On the other hand, scientists knew relatively little about the global distribution of deadwood-eating termites, or how this distribution would respond to different temperatures and moisture levels in different parts of the world.

To better understand this, we first developed a protocol for assessing termite consumption rates of deadwood, and tested it in a savannah and a rainforest ecosystem in northeast Queensland.

Our method involved placing a series of mesh-covered wood blocks on the soil surface in a few locations. Half the blocks had small holes in the mesh, giving termites access. The other half didn’t have such holes, so only microbes could access the blocks through the mesh.

A block of pine wood wrapped to keep out termites and left in the forest to decompose.

We collected wood blocks every six months and found the blocks covered by mesh with holes decayed faster than those without, meaning the contribution of termites to this decay was, in fact, significant.

But while the test run told us about termites in Queensland, it didn’t tell us what they might do elsewhere. Our next step was to reach out to colleagues who could deploy the wood block protocol at their study sites around the world, and they enthusiastically took up the invitation.

In the end, more than 100 collaborators joined the effort at more than 130 sites in a variety of habitats, spread across six continents. This broad coverage let us assess how wood consumption rates by termites varied with climatic factors, such as mean annual temperature and rainfall.

Amy Zanne with graduate student Mariana Nardi and postdoctoral fellow Paulo Negri from Universidade Estadual de Campinas near termite mounds in tropical cerrado savanna in Chapada dos Veadieros National Park. Photo by Rafael Oliveira.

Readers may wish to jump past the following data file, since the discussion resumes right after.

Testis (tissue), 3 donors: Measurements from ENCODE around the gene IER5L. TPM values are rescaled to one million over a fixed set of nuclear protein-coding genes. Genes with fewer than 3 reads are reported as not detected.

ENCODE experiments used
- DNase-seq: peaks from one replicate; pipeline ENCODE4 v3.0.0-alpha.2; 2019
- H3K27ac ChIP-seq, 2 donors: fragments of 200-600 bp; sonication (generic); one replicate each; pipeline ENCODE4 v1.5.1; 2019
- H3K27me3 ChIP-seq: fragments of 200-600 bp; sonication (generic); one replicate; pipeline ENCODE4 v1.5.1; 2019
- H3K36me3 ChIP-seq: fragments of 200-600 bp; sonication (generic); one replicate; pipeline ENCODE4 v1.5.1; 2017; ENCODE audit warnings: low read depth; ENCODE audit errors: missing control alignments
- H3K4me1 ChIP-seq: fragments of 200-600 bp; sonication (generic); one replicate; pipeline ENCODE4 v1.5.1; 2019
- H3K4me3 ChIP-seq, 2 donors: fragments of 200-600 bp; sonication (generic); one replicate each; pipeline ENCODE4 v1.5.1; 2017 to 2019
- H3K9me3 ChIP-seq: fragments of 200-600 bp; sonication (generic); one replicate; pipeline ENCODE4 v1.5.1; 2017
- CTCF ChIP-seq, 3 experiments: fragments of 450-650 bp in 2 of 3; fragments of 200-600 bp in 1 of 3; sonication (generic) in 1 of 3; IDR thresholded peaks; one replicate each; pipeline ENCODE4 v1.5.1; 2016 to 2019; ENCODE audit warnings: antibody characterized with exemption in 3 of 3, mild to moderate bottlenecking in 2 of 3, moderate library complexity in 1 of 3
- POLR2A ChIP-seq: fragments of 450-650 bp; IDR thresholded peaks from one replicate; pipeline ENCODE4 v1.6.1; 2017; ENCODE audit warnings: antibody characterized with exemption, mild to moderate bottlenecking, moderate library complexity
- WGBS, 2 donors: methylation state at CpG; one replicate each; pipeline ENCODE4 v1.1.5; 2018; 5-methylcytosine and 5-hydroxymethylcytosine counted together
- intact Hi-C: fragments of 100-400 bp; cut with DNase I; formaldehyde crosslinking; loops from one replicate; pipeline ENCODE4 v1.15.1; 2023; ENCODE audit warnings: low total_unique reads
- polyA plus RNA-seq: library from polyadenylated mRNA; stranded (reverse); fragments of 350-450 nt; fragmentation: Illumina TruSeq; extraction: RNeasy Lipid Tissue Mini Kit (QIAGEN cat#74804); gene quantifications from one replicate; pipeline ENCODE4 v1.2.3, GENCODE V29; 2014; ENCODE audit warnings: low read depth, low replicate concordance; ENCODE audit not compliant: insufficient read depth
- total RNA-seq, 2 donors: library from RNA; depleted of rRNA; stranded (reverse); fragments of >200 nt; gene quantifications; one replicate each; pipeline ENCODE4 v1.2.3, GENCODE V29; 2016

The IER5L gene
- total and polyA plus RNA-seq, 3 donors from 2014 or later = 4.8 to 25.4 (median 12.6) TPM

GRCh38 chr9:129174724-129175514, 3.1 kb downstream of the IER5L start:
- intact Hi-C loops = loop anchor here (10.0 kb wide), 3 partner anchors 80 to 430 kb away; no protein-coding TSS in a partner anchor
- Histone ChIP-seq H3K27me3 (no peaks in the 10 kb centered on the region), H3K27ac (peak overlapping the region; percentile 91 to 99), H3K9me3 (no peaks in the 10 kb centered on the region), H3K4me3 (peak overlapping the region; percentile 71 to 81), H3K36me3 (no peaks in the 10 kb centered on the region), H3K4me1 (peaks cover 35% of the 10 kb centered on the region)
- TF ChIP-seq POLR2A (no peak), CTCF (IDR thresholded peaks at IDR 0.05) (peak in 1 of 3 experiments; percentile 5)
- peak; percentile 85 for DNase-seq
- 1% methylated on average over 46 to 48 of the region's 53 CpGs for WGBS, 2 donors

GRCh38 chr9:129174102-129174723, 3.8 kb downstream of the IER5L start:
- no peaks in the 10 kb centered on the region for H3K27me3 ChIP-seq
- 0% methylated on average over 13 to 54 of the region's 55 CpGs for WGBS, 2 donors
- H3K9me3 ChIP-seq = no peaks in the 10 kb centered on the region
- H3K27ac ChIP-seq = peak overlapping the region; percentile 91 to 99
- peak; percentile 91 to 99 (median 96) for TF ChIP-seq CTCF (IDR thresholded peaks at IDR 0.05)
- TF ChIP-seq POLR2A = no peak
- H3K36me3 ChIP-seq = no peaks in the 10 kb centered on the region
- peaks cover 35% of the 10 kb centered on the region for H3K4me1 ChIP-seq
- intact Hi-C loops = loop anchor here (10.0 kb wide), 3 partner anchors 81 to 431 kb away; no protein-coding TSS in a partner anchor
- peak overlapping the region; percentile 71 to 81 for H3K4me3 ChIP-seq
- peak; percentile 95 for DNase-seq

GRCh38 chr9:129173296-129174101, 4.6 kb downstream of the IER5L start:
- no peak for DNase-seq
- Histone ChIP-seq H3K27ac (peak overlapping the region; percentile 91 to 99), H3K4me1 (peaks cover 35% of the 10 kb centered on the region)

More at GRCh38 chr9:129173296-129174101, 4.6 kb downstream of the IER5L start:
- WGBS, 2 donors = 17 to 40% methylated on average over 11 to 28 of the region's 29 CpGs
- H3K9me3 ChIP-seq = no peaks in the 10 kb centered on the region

Termites love the warmth, and not too much rain

For the wood blocks accessible to only microbes, we confirmed what scientists already knew – that decay rates approximately doubled across sites for each 10℃ increase in mean annual temperature. Decay rates further increased when sites had higher annual rainfall, such as in Queensland’s rainforests.

For the termites’ wood blocks, we observed a much steeper relationship between decay rates and temperature – deadwood generally decayed almost seven times faster at sites that were 10℃ hotter than others.

To put this in context, termite activity meant wood blocks near tropical Darwin at the northern edge of Australia decayed more than ten times faster than those in temperate Tasmania.

Our analyses also showed termite consumption of the wood blocks was highest in warm areas with low to intermediate mean annual rainfall. For example, termite decay was five times faster in a sub-tropical desert in South Africa than in a tropical rainforest in Puerto Rico.

This might be because termites safe in their mounds are able to access water deep in the soil in dry times, while waterlogging can limit their ability to forage for deadwood.